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Union adviser Ronald Bloom heads auto task force

By A. James Memmott

July 15, 2009 at 8:03am

Ronald W. Bloom, a Wall Street investment banker who went on to become a labor union adviser, is taking over as head of President Obama’s task force on the auto industry.

Bloom, who had been a member of the task force, succeeds financier Steven L. Rattner.

Rattner served as the administration’s car czar for six eventful months, overseeing the bailouts of General Motors Co. and Chrysler LLC.

A 1977 graduate of Wesleyan University, Bloom worked for the Jewish Labor Committee in New England and the Service Employees International Union before getting his M.B.A. at Harvard University.

He then went into investment banking, eventually becoming a vice president at Lazard Freres & Co., a company where Rattner also worked.

In 1990, Bloom left Lazard to establish Keilin & Bloom with a colleague Gene Keillin. The company advised unions on the boyouts of companies.

In 1996, Bloom, who comes from a union family, signed on with the International Steelworkers of America to serve as special assistant to the president.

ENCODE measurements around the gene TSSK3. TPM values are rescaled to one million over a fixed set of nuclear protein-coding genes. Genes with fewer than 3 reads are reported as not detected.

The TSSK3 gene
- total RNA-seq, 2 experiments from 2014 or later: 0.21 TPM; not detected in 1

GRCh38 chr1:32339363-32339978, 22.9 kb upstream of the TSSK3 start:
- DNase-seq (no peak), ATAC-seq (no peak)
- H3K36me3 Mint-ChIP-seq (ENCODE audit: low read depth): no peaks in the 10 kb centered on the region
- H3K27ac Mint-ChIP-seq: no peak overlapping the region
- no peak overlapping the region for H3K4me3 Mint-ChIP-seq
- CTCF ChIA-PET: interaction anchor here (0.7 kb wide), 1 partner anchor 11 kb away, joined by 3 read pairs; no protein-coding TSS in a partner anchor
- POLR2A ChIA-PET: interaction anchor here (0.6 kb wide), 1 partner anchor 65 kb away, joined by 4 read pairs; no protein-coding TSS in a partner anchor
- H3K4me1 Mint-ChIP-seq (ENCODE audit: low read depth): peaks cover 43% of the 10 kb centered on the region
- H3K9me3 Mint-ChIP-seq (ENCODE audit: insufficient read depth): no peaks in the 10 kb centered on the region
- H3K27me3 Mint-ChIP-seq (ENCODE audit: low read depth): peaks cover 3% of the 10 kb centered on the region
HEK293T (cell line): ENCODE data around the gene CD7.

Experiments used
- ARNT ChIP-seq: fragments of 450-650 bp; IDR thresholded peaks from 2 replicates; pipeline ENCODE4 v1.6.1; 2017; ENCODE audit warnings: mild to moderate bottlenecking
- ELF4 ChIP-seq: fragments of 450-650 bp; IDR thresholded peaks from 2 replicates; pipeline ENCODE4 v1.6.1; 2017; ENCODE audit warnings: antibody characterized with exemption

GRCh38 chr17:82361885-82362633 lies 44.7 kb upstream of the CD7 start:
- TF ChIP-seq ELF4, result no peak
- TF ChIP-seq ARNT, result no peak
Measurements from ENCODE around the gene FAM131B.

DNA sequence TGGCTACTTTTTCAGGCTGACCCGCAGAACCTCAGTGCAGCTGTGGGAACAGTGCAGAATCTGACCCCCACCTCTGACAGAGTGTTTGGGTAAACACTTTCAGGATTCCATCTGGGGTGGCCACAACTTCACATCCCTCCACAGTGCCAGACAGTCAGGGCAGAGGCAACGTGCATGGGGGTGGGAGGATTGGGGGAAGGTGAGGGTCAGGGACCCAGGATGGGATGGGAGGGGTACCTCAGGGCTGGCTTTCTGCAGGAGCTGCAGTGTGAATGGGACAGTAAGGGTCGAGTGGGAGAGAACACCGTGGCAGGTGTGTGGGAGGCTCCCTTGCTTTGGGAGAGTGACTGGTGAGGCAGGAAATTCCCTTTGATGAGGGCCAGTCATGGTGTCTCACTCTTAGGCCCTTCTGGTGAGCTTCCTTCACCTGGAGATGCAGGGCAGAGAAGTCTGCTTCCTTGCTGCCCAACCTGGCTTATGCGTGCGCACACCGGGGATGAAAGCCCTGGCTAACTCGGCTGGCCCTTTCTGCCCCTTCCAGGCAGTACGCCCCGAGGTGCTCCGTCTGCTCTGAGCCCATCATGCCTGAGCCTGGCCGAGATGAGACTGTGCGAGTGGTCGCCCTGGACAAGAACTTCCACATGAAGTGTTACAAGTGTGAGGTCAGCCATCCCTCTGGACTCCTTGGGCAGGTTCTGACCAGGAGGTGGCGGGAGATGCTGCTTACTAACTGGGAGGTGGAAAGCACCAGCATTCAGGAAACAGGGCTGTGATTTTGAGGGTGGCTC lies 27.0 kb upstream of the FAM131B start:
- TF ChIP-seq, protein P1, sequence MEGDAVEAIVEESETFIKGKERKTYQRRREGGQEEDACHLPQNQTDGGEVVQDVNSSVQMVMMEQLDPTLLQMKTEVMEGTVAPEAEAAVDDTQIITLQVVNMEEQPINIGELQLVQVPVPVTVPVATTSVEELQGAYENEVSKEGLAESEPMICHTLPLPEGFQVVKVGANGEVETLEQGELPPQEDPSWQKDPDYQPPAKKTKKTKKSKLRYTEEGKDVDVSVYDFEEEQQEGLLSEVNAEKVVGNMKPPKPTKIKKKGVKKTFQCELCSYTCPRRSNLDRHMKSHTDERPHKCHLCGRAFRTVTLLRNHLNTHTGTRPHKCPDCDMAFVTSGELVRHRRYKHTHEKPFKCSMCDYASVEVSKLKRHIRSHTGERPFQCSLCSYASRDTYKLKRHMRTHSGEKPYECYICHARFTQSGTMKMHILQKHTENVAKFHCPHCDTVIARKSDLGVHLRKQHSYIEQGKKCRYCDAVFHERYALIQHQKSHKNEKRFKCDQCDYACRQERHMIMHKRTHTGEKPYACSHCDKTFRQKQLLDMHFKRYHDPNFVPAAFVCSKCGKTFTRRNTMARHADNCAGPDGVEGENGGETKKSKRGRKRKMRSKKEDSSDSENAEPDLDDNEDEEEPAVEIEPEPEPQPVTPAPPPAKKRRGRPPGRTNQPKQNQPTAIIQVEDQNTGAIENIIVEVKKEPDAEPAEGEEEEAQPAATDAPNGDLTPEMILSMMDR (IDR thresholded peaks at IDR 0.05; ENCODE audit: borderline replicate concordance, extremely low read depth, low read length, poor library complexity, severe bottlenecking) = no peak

The job change meant a loss of income, but Bloom said at the time it was a move he had to make.

“I was very fortunate and privileged to be able to make a very nice living,” he told a Pittsburg paper. “But at the end of the day, people have to do different things: Your heart and soul will also have to be fed.”

His new bosses were glad he made the switch.

“The steelworkers’ union welcomed him and his Harvard M.B.A. because he knew how to talk restructuring and debt rescheduling,” wrote The New York Times in February. “As a result, he could be just as knowledgeable - and cocksure - as the financial advisers management hired.”

Bloom’s work at the steelworkers union and his earlier career in finance prepared him for some of the problems faced by the auto industry.

He has worked on numerous bankruptcies, consolidations and downsizing, focusing on saving the companies and the jobs that could be saved.

“I found him first of all, very pragmatic, not overly ideological,” and “a very, very good negotiator,” financier Wilbur L. Ross Jr. told the Times.

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